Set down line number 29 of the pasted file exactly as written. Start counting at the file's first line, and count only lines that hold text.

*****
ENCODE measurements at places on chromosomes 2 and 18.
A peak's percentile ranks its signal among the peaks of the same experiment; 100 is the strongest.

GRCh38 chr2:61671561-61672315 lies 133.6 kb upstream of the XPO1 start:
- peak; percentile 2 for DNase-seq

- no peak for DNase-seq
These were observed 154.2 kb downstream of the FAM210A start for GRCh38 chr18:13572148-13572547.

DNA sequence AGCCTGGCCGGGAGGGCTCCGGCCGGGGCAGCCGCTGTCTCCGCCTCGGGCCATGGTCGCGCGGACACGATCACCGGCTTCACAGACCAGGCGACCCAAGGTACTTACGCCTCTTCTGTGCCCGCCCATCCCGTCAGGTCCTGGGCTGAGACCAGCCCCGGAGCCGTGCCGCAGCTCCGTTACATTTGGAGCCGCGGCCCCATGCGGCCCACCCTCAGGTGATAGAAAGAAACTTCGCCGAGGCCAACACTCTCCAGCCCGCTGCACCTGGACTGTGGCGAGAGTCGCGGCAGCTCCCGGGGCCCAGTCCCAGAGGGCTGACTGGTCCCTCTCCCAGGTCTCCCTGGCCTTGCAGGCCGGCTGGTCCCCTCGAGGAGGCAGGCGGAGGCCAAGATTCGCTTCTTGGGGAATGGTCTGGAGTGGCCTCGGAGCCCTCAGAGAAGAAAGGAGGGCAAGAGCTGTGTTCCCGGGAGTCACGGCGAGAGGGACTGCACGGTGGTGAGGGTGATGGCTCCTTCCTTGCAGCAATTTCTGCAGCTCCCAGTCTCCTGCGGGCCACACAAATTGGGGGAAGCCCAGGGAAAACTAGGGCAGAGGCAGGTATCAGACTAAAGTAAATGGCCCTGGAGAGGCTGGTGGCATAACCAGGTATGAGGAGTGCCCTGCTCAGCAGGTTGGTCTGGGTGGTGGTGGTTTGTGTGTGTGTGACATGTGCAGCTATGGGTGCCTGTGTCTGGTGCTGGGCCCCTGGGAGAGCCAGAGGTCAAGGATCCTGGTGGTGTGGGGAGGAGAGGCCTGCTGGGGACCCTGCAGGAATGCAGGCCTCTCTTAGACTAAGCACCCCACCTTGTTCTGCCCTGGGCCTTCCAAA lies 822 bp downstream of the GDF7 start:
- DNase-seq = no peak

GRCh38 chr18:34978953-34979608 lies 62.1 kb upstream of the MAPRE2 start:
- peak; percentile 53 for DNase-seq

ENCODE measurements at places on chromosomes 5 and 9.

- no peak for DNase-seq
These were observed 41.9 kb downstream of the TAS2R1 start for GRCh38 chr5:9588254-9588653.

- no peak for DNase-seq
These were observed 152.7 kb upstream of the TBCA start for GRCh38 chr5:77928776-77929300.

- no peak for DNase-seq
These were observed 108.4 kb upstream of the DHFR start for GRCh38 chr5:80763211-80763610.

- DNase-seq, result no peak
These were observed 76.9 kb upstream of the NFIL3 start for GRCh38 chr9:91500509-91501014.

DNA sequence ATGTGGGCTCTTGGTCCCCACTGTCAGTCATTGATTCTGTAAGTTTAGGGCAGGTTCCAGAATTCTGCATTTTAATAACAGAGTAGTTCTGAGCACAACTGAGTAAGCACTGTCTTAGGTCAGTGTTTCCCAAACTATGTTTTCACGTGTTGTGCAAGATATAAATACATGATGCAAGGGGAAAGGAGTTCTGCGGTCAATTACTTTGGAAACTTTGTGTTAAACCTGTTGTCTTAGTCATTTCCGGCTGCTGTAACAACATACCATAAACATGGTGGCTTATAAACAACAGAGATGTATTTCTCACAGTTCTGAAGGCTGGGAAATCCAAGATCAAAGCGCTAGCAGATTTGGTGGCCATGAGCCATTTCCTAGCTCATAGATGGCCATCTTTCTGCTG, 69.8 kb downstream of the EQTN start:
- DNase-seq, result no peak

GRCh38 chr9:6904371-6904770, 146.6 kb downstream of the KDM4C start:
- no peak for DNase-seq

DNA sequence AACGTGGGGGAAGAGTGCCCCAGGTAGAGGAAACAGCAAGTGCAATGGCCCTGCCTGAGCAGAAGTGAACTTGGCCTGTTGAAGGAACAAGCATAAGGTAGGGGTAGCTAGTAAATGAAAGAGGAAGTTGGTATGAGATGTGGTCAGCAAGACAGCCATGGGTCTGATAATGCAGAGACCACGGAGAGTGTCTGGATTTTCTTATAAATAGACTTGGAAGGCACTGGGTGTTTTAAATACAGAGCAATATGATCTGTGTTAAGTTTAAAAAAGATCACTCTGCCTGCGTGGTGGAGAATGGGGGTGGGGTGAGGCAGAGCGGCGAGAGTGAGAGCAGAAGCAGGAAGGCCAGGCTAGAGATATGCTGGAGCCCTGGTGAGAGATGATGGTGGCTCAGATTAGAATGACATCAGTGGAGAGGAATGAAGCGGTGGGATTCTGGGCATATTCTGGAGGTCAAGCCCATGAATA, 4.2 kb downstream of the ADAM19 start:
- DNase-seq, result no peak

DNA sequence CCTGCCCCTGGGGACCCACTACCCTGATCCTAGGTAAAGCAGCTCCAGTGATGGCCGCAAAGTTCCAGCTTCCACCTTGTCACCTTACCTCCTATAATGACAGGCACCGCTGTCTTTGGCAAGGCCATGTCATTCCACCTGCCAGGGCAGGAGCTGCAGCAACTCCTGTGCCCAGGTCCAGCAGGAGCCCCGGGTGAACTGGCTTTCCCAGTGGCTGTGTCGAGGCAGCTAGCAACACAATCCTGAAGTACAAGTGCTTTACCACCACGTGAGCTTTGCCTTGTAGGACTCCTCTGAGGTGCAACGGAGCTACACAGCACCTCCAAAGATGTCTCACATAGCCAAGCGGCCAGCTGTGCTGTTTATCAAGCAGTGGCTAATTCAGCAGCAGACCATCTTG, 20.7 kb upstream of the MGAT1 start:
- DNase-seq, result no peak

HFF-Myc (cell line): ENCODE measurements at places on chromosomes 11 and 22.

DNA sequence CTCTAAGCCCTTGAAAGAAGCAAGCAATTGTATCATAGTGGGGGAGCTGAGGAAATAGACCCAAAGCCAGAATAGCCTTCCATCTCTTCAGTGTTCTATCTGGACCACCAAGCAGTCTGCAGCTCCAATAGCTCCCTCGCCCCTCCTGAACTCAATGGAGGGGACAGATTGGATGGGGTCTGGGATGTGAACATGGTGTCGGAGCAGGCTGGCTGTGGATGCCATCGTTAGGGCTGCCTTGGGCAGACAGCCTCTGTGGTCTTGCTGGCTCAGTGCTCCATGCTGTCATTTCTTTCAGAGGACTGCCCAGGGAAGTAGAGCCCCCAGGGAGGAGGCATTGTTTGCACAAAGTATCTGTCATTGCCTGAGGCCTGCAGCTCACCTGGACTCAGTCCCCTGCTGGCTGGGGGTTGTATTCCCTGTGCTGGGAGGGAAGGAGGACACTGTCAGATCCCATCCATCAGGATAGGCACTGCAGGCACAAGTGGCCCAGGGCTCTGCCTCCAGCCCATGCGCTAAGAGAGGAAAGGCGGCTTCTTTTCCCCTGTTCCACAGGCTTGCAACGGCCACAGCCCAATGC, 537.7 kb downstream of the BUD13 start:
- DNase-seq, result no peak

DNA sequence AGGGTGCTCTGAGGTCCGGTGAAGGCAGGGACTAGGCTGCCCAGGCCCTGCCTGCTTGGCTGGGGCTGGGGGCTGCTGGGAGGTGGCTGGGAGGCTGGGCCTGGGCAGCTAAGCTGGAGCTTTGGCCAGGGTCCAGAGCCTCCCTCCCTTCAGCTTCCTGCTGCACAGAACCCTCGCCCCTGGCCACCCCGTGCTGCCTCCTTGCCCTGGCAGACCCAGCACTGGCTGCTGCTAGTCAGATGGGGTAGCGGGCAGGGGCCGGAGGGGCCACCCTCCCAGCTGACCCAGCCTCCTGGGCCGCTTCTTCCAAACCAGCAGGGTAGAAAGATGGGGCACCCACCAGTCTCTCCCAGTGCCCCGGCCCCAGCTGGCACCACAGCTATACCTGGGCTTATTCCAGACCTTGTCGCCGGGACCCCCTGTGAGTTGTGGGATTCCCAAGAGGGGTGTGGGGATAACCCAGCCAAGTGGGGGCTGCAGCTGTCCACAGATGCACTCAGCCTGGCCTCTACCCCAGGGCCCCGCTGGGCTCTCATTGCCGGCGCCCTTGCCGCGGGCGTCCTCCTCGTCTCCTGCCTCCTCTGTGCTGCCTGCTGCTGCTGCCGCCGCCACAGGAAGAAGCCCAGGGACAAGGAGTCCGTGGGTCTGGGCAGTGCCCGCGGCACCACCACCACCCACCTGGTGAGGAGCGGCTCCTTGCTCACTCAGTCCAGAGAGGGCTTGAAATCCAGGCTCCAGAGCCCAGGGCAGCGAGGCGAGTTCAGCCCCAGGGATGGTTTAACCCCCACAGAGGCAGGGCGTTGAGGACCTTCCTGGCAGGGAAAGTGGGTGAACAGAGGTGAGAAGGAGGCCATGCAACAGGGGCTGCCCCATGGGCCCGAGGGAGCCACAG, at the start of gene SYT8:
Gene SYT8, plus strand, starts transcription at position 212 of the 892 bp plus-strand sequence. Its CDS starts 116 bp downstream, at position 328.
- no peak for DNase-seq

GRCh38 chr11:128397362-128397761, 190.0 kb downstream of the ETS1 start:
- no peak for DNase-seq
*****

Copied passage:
DNA sequence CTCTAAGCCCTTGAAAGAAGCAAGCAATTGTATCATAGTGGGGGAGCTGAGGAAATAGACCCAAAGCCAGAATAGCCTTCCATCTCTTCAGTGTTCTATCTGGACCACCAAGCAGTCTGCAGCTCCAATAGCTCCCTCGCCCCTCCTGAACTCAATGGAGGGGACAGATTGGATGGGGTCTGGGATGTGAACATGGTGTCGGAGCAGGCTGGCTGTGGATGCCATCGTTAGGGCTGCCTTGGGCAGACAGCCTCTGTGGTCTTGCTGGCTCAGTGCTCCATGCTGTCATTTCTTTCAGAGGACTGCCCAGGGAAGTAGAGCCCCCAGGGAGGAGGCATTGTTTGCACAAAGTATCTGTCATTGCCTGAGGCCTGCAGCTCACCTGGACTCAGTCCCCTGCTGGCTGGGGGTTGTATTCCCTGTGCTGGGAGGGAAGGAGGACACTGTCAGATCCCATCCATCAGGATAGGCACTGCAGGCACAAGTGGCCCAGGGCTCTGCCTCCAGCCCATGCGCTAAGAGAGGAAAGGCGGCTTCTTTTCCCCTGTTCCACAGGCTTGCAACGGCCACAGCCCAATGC, 537.7 kb downstream of the BUD13 start: